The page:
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Red meat no worse, no better than soy protein

Red meat no worse, no better than soy protein for heart disease risk


Three weekly servings of fresh, unprocessed red meat over eight weeks neither lowers nor raises heart disease risk in already at-risk men, findings from a novel New Zealand study suggest.


And here’s the kicker: soy protein has equal – that is, neutral – effects on heart disease risk in this population group, at least over the study period.

Researcher Dr Amber Milan from the University of Auckland-based Liggins Institute and AgResearch is presenting the yet-to-be-published findings at an international conference in Rotorua, New Zealand this week.

The study was co-funded by a programme grant from New Zealand’s High-Value Nutrition National Science Challenge and by New Zealand Wagyu beef producer First Light Foods to AgResearch, and led by Liggins Institute Professor David Cameron-Smith, Research Fellow Dr Amber Milan and AgResearch Senior Scientist Dr Emma Bermingham.

The participants were 50 men aged 35-55 years who were already at risk of heart disease. They were randomly split into three groups, receiving three servings (total 500g) a week for eight weeks of either grass-fed Wagyu beef, grain-finished Angus beef, or soy-based meat alternative.

They were asked to eat an otherwise normal diet, except for the exclusion of other red or processed meat, oily fish and omega-3 supplements to avoid confounding results.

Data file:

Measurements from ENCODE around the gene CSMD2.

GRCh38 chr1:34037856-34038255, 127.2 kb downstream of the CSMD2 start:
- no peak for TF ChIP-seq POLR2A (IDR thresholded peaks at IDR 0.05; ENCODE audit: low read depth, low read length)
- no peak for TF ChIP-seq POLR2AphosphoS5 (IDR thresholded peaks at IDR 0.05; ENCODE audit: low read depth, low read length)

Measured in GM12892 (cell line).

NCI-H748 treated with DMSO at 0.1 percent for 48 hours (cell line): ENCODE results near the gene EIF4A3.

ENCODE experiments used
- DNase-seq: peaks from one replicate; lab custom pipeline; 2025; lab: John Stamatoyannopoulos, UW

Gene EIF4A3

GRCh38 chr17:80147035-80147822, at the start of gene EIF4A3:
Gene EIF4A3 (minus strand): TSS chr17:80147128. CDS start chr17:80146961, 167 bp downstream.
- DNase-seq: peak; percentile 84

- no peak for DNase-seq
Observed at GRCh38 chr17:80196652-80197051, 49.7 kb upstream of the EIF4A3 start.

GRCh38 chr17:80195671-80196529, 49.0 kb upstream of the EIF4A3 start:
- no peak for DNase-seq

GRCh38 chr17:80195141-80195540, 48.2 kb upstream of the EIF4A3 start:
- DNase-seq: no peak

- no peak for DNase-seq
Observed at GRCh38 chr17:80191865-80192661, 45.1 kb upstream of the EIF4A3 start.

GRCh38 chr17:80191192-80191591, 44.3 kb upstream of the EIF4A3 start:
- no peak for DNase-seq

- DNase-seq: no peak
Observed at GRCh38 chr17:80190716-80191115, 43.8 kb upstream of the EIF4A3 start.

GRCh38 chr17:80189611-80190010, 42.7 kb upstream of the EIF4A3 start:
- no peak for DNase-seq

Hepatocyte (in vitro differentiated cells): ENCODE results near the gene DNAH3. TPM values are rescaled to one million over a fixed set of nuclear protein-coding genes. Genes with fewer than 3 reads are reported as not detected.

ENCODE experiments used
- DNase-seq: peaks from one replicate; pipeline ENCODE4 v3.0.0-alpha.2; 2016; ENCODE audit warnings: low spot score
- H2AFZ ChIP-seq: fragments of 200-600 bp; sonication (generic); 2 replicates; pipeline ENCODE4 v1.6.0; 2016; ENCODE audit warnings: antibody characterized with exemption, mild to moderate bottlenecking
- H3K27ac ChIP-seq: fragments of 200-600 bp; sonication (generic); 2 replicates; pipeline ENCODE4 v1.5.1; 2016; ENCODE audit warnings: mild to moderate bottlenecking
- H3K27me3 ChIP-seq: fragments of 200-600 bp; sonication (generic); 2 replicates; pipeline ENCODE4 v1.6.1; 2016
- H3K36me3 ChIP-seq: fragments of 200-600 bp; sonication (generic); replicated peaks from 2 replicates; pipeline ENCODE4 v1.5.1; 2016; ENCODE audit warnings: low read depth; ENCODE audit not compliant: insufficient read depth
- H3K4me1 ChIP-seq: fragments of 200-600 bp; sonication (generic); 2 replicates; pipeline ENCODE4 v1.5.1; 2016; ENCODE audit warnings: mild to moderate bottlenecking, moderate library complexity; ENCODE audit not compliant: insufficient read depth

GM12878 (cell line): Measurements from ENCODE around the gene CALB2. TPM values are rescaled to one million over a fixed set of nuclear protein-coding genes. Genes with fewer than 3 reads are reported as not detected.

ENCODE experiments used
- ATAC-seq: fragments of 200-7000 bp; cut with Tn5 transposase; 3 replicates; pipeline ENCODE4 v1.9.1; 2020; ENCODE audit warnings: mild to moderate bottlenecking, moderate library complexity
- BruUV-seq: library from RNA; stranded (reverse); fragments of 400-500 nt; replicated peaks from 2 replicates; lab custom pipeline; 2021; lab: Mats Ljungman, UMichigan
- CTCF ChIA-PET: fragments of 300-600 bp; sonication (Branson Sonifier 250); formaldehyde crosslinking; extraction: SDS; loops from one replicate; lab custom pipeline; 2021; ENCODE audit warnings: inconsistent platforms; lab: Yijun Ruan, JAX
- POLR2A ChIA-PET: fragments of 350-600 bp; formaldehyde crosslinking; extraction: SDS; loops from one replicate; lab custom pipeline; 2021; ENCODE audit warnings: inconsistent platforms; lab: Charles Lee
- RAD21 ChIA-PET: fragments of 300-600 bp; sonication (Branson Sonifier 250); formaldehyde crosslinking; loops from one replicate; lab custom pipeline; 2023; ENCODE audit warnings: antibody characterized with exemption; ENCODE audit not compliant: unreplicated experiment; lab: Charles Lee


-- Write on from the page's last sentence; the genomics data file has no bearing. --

New Zealand pasture-raised Wagyu beef is from specially bred and fed cows, and prior analyses by the team confirmed it has a markedly different fat profile to grain-fed beef. It is rich in a fat called conjugated linoleic acid, or CLA, and several other so-called ‘good fats’, including omega-3 fats, and contains on average less than half the saturated fat in ribeye, striploin and tenderloin cuts compared to grain-fed beef.

A saturated fat-heavy diet raises cholesterol and heart disease risk, while CLA and omega-3 are anti-inflammatory and help protect against heart disease. Researchers wanted to see whether the fats in Wagyu beef could lower heart disease risk when eaten in moderation.

The findings were unexpected: all three food conditions had the same neutral effect on heart disease risk. Analyses of blood samples showed reduced levels of ‘bad’ LDL cholesterol and total cholesterol, and of fatty acids circulating in the blood across all participants. Total body fat percentage and waist circumference also dropped across the board. However, specific biomarkers for heart disease risk normally used in research, such as the density and size of LDL cholesterol particles, remained unchanged.

“What is clear is that at 500g a week – the level of intake recommended by dietary guidelines in New Zealand and Australia and by the World Cancer Research Fund – we don’t see a detrimental impact to heart health in an eight week period,” says Dr Milan.

“A couple of things may have been at play in our study: often, just being in a dietary study makes people eat healthier because they’re thinking more about what they’re eating and they know they’re being watched.

"Also, because they had to exclude other red meat, including processed meat like sausages and ham, their diet during the study may have been different from their normal diet, and some of the foods they stopped eating may have partly led to some of the observed changes.”

Red meat has been linked to an increased risk for heart disease and colon cancer, but almost all of the evidence comes from large population or ‘epidemiological’ studies that identify patterns between people’s self-reported diet and their health status years later. These studies are subject to errors in people’s recall of what they ate, and often not very good at teasing out the influence of other diet and lifestyle factors, nor the effects of fresh versus processed meat.

Dr Milan is presenting the findings at the Food Structures, Digestion and Health International Conference in Rotorua.

ends

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